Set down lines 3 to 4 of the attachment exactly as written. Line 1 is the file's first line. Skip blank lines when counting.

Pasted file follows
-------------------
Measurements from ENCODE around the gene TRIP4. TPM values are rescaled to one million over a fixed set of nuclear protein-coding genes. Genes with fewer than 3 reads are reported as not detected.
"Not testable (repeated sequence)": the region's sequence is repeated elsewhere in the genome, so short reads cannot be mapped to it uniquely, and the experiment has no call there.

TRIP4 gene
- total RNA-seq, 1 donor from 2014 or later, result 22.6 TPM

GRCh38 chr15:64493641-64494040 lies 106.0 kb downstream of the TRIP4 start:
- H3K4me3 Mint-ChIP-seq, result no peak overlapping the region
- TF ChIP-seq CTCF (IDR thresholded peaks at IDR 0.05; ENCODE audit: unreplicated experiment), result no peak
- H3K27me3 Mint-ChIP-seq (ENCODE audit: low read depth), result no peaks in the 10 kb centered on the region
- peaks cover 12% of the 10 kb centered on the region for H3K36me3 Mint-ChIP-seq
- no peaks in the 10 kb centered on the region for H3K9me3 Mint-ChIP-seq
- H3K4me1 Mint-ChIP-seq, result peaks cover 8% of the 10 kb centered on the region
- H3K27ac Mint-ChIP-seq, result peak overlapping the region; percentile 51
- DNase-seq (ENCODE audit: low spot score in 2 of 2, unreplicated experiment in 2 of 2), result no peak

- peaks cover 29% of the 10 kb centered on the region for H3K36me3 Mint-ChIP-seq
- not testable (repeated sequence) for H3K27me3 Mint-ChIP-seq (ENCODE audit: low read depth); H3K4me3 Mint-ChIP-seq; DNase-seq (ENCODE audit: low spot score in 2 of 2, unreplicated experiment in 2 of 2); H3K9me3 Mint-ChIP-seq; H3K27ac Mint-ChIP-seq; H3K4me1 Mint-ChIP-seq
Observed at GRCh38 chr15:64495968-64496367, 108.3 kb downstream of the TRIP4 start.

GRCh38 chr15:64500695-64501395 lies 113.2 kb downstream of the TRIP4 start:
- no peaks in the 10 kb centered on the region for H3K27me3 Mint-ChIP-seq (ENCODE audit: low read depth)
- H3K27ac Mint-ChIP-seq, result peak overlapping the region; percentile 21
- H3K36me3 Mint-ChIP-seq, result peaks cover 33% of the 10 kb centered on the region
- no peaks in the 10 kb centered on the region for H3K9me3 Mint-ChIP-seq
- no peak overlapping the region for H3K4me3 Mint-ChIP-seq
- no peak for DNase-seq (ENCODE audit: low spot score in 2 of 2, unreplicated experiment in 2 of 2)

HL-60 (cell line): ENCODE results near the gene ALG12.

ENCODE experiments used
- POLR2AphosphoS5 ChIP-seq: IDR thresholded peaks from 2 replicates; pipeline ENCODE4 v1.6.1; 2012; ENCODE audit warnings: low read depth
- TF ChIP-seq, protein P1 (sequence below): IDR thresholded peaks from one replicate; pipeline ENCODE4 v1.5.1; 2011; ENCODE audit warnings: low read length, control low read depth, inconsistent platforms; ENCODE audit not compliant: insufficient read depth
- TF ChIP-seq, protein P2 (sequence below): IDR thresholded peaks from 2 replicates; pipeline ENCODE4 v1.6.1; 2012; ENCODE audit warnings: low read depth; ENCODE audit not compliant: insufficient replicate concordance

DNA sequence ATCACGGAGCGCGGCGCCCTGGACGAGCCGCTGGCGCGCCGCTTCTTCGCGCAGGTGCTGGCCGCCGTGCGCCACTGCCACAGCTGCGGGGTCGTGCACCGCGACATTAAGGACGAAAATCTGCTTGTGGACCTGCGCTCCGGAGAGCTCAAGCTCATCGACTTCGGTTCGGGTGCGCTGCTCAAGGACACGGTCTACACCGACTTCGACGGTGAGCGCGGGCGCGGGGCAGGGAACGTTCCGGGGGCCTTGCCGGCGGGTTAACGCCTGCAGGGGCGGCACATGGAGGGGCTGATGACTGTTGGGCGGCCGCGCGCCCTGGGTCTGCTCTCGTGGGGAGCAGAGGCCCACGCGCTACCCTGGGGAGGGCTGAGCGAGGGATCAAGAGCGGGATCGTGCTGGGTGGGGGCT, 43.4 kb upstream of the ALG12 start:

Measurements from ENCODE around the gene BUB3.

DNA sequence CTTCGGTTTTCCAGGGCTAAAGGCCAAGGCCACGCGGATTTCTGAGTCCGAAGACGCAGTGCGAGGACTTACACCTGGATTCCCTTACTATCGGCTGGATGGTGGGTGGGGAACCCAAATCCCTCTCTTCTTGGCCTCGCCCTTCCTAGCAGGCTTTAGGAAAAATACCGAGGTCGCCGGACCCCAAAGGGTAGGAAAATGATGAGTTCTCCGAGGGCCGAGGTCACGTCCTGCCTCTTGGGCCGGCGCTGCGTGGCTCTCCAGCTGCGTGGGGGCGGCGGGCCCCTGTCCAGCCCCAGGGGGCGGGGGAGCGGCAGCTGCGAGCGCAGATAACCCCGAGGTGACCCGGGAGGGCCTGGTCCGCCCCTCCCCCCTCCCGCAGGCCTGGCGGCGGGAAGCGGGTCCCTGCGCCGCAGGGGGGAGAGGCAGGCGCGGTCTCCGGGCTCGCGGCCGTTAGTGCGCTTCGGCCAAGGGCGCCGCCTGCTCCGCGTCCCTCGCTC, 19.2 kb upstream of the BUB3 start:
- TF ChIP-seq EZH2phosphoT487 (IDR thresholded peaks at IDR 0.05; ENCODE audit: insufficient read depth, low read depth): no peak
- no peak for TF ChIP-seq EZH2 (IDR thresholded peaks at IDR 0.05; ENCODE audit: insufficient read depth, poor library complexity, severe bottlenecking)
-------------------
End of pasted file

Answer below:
TRIP4 gene
- total RNA-seq, 1 donor from 2014 or later, result 22.6 TPM